Taxes by installment
Property owners are less likely to be late with their tax payments if they made three installment payments a year instead of two, according to new research by Lincoln Institute visiting fellow Andrew Reschovsky.
The delinquency rate drops by nearly half if the number of payments is increased from two to three, says Reschovsky, a public policy and economics professor at the Robert M. La Follette School of Public Affairs at the University of Wisconsin - Madison.
The statistical analysis, done with Paul Waldhart, an analyst at the Wisconsin Legislative Audit Bureau, is of data from Wisconsin municipalities for 2005-2009. “Around the United States, more people are late with their property tax payments,” Reschovsky says. “In Wisconsin, the delinquency rate was 2 percent in 2005. In 2007 it was 2.5 percent, and by 2009 it had risen to 3 percent.”
Of Wisconsin’s 1,850 municipalities, about 60 allow more than two installments for real estate taxes, Reschovsky says. These municipalities are generally larger: of Wisconsin’s 38 municipalities with populations over 20,000, with 22 allow multiple installments. In addition, collection methods for delinquent payments vary across and within Wisconsin counties. Some municipalities collect their own delinquent taxes, while many others give the county this responsibility.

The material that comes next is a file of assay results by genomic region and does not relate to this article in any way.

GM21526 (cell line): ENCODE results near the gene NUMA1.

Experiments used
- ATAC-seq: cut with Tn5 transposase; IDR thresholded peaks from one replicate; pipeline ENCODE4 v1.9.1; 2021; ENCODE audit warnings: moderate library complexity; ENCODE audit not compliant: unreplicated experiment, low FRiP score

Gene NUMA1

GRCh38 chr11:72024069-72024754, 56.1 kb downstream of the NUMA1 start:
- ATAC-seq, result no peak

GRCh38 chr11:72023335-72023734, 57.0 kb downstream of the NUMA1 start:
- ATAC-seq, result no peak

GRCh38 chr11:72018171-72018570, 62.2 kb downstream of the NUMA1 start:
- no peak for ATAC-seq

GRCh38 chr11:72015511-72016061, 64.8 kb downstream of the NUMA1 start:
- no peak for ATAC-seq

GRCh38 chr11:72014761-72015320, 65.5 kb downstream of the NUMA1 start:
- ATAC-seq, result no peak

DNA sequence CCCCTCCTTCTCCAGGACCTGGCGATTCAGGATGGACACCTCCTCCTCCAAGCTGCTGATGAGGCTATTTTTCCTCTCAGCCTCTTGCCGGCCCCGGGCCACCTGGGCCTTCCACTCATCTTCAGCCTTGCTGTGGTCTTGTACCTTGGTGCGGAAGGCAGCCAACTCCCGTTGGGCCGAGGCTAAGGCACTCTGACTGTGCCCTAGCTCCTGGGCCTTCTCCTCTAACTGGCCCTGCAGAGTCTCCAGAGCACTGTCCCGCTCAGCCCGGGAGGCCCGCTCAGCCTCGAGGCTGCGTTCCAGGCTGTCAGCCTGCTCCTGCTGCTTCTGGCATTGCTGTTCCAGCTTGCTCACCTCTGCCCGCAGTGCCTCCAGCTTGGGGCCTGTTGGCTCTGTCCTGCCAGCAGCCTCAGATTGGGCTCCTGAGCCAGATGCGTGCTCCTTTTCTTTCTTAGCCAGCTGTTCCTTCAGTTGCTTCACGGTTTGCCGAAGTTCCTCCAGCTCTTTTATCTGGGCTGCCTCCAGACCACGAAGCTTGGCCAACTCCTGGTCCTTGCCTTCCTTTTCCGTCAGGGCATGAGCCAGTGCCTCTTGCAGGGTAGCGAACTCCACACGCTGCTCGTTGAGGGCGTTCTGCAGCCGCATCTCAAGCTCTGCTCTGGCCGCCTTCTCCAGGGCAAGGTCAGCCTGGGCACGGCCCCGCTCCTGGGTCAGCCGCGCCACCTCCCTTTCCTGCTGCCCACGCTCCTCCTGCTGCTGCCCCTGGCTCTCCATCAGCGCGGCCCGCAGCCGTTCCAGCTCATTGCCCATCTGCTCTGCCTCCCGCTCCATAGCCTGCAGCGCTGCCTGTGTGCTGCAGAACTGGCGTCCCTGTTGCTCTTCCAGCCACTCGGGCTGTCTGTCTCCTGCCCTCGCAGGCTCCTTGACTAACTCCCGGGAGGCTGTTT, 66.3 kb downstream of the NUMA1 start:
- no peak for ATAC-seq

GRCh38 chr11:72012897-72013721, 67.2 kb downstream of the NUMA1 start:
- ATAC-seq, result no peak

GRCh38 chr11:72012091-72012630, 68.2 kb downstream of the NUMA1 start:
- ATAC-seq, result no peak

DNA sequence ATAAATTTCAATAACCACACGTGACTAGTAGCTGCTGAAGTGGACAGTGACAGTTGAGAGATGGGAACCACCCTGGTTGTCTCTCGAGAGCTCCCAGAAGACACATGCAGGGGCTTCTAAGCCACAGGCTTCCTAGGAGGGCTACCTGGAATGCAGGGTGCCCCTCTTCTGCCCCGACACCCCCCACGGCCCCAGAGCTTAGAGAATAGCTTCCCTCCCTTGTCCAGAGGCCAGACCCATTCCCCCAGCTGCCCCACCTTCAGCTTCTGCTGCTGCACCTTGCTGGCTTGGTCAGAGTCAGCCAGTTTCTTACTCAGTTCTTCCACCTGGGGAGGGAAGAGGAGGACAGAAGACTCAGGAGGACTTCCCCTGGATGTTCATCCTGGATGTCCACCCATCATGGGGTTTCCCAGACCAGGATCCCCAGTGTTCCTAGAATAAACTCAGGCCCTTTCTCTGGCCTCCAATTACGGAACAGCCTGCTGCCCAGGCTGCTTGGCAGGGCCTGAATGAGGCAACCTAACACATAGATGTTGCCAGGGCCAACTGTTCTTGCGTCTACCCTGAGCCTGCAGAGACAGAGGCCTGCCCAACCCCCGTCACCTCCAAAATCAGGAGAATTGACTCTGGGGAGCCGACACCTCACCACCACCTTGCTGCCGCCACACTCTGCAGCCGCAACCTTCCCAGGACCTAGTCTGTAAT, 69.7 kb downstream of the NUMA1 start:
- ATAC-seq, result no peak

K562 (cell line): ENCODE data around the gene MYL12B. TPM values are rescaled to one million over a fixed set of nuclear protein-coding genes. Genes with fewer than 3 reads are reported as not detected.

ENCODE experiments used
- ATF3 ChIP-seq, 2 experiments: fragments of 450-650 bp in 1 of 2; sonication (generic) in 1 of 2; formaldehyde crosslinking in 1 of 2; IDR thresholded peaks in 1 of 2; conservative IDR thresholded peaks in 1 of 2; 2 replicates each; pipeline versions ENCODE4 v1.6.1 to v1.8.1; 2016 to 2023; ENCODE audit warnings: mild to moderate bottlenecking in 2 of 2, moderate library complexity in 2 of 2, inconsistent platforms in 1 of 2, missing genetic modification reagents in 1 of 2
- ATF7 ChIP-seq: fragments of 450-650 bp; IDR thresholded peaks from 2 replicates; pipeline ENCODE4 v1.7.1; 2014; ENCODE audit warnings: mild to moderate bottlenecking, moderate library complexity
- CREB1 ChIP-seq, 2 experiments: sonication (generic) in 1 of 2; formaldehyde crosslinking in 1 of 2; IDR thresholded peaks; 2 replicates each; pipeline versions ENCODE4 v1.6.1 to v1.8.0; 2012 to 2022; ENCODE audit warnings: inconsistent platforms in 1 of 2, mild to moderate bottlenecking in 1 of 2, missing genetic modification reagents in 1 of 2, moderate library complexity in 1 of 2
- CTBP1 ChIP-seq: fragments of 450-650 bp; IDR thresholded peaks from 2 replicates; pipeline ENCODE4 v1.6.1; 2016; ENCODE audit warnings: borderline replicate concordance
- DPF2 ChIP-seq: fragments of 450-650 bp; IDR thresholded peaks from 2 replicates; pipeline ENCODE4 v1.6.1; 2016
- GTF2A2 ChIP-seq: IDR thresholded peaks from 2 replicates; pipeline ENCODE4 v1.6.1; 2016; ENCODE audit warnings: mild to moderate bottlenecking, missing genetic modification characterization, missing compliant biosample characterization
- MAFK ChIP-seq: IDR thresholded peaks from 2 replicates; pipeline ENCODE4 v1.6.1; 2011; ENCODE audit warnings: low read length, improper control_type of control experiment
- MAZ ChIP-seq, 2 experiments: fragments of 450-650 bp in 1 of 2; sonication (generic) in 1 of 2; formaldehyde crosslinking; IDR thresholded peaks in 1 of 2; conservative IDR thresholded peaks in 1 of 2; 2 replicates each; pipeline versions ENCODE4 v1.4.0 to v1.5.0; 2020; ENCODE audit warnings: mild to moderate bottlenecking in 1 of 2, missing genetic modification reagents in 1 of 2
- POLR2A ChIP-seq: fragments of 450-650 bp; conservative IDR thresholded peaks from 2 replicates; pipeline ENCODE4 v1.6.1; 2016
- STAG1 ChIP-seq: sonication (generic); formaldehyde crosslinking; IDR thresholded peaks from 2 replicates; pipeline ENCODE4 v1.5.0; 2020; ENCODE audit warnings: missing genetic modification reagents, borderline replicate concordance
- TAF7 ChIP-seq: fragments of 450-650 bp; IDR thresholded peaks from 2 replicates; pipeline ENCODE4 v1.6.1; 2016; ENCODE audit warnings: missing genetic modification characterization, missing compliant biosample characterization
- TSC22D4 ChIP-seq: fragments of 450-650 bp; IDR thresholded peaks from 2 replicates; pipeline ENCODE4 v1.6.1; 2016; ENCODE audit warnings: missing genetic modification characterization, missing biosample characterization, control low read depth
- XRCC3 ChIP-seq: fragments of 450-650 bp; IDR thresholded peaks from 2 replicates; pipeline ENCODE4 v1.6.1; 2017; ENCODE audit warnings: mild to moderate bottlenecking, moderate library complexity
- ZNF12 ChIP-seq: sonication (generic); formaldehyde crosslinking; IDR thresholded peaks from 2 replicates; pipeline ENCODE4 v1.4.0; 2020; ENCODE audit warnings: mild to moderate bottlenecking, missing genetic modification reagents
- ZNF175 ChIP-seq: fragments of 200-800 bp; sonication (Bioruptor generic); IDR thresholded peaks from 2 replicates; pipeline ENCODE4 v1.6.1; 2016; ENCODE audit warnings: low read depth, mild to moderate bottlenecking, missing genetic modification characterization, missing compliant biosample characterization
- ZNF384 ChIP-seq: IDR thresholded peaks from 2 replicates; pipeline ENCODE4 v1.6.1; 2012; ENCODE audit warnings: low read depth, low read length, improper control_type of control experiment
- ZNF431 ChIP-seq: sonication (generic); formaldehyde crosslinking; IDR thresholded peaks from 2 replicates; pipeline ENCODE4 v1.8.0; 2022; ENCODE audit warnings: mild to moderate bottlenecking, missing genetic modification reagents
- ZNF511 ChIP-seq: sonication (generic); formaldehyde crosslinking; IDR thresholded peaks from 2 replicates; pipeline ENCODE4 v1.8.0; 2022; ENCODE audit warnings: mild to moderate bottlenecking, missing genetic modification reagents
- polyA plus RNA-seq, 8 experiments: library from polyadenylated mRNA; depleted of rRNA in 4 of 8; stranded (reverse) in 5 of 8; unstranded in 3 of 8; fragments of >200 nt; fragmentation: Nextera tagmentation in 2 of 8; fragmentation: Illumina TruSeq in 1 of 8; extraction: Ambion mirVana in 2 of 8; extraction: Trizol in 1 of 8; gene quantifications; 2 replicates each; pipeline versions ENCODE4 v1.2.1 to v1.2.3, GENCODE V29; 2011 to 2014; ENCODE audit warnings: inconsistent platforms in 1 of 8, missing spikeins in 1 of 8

On average, in fiscal year 2009 local governments in Wisconsin relied on the property tax for 65.2 percent of their own-raised revenues. In only six states did local governments raise a higher share own revenues from the property tax. Reschovsky and Waldhart’s study, started after City of Madison Treasurer Dave Gawenda noticed an increase in property tax delinquency and wondered whether increasing the number of payment installments would bring it down, is available as the Lincoln Institute working paper Property Tax Delinquency and the Number of Payment Installments.